The concept of the female body being the ideal subject for nude art only became popular around the 16th century when the Renaissance was in full bloom. Art before this time mainly focussed on the male figure that could portray the perfection of gods, such as the young and beautiful Apollo or Jesus Christ on the cross. In ancient Greece, the naked male figure was associated with triumph and victory (possibly related to the Olympic games being played in nude). Thus, statues focussed on nude male figures, with female figures tending to be clothed.
The point in history when this perception of nudity changed was when an Italian artist called Giorgione painted the Sleeping Venus in 1510. This painting portrays a nude Venus (or Aphrodite) lying peacefully on white and red cloths upon the backdrop of Venetia. This new type of nude art where the naked female form was displayed – with the figure posed with grace and shyness – sparked a revolution, changing the concept that the female body evoked an “uncomfortable feeling” in the audience. Many art historians consider this painting one of the starting points of modern art.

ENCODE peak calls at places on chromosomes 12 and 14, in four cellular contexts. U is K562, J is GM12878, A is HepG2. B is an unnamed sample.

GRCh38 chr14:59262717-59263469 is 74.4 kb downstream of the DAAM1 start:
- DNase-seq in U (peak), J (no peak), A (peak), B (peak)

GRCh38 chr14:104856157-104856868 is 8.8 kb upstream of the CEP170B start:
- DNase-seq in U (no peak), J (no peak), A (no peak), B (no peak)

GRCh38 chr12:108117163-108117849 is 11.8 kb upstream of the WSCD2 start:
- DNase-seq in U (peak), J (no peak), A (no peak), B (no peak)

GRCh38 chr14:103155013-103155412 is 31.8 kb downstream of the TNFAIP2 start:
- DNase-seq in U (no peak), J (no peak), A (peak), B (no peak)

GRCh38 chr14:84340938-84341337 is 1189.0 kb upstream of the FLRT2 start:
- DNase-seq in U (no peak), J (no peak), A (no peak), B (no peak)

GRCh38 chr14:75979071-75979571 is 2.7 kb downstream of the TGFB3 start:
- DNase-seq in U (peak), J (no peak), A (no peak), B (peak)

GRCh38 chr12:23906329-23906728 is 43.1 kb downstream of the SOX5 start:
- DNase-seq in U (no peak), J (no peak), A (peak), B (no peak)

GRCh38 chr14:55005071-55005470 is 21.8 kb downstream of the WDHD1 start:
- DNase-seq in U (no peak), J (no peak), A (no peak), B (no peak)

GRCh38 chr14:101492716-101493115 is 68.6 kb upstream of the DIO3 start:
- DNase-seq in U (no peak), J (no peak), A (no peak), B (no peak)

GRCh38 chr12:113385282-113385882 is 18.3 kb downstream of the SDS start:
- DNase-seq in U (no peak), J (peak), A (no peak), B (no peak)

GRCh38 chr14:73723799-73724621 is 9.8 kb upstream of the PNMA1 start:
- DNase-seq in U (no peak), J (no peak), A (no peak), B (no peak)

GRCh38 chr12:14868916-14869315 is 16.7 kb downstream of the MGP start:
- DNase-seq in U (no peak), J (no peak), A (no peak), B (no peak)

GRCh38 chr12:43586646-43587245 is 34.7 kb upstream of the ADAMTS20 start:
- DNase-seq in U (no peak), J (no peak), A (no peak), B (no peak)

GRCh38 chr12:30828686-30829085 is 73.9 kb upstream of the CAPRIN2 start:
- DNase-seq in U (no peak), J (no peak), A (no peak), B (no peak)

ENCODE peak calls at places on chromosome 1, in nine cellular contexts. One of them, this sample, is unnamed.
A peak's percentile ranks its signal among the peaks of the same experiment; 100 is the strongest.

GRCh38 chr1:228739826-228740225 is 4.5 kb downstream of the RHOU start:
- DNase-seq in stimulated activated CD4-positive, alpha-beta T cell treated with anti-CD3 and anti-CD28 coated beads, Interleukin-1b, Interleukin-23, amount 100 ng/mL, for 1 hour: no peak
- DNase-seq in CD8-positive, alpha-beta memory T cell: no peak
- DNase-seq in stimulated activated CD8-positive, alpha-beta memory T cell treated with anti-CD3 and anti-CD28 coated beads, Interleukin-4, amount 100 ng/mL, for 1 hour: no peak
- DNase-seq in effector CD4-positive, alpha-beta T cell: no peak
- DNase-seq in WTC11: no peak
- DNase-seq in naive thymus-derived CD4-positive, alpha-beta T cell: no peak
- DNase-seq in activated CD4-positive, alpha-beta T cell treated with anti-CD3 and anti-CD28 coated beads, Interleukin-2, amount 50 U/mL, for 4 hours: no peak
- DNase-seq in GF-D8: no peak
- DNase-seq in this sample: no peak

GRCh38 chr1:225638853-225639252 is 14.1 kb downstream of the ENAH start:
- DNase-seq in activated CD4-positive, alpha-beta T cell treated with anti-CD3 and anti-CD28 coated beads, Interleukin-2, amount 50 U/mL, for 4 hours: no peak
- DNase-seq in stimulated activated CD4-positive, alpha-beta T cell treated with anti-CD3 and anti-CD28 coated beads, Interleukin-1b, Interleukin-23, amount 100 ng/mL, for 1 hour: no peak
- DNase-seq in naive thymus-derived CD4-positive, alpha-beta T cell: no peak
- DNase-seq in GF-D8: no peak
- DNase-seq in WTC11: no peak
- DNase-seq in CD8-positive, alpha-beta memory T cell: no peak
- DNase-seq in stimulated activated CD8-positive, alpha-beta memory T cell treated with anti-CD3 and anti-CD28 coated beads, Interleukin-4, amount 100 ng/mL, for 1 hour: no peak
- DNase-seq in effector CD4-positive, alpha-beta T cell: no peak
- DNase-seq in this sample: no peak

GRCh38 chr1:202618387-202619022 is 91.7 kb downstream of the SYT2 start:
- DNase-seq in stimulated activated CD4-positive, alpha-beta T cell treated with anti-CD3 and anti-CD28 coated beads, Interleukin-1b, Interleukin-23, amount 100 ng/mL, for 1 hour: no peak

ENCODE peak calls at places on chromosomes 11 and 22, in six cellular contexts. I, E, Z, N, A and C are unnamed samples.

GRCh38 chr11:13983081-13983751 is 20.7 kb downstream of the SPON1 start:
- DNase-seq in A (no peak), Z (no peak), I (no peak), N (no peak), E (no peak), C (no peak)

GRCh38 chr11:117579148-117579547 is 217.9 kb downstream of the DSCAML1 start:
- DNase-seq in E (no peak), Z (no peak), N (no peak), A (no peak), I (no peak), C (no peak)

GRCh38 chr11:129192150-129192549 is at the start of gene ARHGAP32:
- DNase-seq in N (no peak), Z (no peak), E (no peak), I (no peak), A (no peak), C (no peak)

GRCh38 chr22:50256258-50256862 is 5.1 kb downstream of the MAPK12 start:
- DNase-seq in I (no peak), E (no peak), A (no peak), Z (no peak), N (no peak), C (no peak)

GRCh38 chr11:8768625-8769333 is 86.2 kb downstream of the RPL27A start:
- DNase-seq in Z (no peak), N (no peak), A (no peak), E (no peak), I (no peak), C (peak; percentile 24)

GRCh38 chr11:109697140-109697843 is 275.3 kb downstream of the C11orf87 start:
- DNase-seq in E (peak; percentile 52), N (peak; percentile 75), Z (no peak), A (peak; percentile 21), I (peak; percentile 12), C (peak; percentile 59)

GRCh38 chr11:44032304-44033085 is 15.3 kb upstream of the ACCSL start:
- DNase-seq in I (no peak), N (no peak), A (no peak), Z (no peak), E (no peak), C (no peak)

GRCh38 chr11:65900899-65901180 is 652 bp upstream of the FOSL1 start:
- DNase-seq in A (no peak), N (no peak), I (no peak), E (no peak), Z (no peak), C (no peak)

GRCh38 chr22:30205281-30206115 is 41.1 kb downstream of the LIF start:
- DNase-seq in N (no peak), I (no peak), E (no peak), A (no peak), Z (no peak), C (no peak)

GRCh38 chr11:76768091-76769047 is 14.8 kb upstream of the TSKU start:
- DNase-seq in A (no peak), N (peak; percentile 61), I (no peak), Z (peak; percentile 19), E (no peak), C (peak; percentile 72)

Among the many gods and goddesses in Greek mythology, there is a trio of goddesses who are personifications of beauty, elegance and grace – Aglaia (brightness and splendour), Thalia (festivity and plentiful) and Euphrosyne (joyfulness). They are daughters of Zeus and Eurynome the nymph and are famous for their pure, graceful looks and representing the beauty in life. Also known as the Charities, they are often depicted in artworks as dancing merrily in a circle or tending to Aphrodite, the goddess of love and sex, and her son Eros.
The Graces are known as young, virgin maidens who are often depicted as naked with clear, fair skin. They are beauty in the purest form with the absence of sexual lust (despite the nudity). Although they have no active role in mythologies, it is considered that their presence in any party or festival ensures people will have a joyous and fun time. Much like the Muses, the Three Graces are also connected to the arts, often shown with musical instruments. They are one of the most popular models in paintings and sculptures as they embody the concept of perfect beauty. This is why, like Aphrodite, they tend to be drawn with body proportions matching the Golden Ratio.
Interestingly, they are almost always arranged to have two facing forwards with the middle one facing the other way.
(From top-left: Sandro Botticelli’s Primavera, Antonio Canova’s The Three Graces, Raphael’s The Three Graces, Greek sculpture of The Three Graces, Raphael’s Cupid and The Three Graces)